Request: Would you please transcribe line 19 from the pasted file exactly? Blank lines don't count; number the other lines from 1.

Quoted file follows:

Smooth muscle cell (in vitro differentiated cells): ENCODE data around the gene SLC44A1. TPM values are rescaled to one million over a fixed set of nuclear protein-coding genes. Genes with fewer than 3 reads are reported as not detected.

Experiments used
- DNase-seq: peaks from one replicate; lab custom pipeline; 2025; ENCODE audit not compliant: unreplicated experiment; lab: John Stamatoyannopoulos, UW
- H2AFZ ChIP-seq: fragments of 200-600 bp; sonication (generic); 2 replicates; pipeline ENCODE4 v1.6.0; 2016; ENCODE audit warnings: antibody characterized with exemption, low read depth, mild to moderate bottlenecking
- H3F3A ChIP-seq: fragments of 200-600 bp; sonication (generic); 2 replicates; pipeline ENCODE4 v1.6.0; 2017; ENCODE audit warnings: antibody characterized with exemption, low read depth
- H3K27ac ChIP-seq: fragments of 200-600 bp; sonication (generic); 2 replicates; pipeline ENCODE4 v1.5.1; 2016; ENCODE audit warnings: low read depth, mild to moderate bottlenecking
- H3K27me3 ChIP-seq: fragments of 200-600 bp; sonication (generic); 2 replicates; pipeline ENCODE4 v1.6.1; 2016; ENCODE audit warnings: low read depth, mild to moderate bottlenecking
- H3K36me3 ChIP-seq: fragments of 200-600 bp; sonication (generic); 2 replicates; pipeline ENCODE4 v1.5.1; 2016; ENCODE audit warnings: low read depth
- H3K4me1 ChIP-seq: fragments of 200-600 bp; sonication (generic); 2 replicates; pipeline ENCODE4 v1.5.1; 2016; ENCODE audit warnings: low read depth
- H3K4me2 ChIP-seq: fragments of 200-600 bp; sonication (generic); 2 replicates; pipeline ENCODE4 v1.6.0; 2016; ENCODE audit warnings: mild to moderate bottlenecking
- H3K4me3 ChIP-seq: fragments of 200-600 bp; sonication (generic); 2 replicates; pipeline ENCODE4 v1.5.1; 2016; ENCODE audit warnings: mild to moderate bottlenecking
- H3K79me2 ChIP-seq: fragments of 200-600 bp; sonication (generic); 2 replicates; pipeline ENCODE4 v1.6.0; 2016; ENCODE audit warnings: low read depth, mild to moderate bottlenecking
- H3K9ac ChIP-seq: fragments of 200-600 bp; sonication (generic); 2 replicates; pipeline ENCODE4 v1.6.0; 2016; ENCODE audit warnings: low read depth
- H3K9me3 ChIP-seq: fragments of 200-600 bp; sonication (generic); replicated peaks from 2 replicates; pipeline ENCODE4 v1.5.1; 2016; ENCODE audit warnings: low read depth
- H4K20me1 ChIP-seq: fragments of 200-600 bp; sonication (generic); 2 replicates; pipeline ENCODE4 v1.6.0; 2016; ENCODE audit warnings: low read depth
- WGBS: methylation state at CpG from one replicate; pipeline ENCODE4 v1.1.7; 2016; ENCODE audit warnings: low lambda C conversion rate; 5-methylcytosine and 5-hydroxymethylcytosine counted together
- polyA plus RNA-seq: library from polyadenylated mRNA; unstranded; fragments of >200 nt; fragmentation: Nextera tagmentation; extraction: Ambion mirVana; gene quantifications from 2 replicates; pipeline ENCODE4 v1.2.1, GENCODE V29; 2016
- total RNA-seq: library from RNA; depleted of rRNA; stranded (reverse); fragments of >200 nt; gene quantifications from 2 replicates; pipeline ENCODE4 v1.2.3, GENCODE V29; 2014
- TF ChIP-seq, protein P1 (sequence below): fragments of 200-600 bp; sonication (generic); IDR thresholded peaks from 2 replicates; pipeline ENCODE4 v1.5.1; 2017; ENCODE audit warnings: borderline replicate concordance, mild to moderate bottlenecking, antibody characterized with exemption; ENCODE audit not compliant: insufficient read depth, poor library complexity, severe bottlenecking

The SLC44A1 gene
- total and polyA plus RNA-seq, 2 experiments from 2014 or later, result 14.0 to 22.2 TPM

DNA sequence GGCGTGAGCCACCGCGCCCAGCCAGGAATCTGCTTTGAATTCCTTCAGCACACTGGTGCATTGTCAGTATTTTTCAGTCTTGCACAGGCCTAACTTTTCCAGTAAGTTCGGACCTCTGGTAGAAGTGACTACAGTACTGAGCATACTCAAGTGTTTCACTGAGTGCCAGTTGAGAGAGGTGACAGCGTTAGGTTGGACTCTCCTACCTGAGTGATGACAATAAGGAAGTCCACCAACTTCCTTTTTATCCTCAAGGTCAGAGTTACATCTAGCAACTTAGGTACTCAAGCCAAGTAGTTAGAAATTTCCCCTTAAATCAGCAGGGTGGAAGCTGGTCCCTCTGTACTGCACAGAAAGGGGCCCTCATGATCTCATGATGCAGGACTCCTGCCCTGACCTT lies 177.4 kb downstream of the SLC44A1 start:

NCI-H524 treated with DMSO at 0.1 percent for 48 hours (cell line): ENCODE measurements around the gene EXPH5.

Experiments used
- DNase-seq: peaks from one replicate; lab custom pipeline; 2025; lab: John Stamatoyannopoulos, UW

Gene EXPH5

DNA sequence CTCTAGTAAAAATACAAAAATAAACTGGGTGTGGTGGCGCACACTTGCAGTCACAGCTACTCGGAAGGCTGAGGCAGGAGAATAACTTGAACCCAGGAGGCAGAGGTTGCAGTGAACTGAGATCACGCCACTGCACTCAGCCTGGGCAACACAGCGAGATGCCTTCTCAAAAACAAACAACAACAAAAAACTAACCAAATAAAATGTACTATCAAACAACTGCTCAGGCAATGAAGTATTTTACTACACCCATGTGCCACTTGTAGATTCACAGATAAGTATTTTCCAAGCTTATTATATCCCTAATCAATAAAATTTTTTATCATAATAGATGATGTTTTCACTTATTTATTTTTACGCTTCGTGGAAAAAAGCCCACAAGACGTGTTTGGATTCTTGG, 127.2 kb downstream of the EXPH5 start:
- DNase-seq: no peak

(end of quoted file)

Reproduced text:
- TF ChIP-seq, protein P1 (sequence below): fragments of 200-600 bp; sonication (generic); IDR thresholded peaks from 2 replicates; pipeline ENCODE4 v1.5.1; 2017; ENCODE audit warnings: borderline replicate concordance, mild to moderate bottlenecking, antibody characterized with exemption; ENCODE audit not compliant: insufficient read depth, poor library complexity, severe bottlenecking